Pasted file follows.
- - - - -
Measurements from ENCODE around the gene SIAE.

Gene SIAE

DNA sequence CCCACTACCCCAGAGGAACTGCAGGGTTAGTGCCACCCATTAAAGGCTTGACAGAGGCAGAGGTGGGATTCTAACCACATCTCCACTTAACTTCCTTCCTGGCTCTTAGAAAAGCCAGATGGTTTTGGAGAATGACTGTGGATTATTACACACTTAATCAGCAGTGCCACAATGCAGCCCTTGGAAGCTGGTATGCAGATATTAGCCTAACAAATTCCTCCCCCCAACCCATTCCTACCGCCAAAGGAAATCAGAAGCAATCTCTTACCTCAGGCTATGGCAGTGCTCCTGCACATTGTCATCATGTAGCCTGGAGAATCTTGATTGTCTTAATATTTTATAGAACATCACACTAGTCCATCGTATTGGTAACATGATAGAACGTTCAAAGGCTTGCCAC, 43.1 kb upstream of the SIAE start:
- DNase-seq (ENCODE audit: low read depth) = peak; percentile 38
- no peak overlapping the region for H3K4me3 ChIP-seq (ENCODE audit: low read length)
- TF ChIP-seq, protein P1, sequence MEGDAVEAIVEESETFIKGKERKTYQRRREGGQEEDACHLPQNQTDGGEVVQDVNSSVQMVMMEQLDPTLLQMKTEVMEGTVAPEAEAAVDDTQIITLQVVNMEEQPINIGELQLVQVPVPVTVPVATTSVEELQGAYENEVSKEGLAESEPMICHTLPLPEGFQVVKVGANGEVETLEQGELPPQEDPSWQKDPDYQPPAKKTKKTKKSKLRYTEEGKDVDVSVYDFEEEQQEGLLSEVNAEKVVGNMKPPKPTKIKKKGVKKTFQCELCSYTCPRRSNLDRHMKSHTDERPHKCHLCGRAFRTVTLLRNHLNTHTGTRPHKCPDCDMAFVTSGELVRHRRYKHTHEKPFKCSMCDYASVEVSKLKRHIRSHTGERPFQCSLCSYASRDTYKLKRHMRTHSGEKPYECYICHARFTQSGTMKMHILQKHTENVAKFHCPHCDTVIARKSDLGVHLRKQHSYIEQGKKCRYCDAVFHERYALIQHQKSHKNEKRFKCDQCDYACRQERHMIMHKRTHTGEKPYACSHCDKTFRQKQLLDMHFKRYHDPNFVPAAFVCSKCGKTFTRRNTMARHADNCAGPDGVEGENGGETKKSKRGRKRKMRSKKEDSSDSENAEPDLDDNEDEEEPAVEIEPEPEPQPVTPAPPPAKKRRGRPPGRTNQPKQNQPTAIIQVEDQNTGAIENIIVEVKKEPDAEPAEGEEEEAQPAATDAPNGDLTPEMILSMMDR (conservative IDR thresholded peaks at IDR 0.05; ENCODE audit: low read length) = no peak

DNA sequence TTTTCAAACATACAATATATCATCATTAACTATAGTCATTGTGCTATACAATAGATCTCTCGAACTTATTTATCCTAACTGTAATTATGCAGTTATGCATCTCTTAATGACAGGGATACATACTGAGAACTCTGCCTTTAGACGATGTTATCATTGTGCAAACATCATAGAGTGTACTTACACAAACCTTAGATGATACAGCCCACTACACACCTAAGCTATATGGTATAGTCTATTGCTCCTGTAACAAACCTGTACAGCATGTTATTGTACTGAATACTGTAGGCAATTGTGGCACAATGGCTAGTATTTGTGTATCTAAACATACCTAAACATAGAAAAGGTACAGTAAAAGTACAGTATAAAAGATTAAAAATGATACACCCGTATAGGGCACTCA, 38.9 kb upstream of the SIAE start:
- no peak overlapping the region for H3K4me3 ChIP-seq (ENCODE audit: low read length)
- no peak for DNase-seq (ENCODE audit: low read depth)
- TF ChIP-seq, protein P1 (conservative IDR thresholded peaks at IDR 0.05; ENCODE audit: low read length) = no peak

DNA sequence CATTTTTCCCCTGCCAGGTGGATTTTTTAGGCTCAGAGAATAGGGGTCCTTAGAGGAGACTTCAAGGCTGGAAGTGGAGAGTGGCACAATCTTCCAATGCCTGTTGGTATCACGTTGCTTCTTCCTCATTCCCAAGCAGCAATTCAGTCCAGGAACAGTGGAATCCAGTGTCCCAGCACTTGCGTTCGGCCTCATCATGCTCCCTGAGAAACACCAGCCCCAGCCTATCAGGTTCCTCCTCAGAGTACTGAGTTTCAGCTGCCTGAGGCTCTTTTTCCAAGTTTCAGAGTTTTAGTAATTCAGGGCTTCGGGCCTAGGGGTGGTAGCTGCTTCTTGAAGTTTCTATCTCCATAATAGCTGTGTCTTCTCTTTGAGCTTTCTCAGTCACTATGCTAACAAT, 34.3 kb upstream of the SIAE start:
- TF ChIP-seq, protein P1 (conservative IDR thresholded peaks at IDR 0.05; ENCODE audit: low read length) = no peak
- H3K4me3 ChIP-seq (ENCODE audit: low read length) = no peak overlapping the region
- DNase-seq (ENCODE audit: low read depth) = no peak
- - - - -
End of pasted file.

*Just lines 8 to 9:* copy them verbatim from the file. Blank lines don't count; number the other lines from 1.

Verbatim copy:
- no peak overlapping the region for H3K4me3 ChIP-seq (ENCODE audit: low read length)
- no peak for DNase-seq (ENCODE audit: low read depth)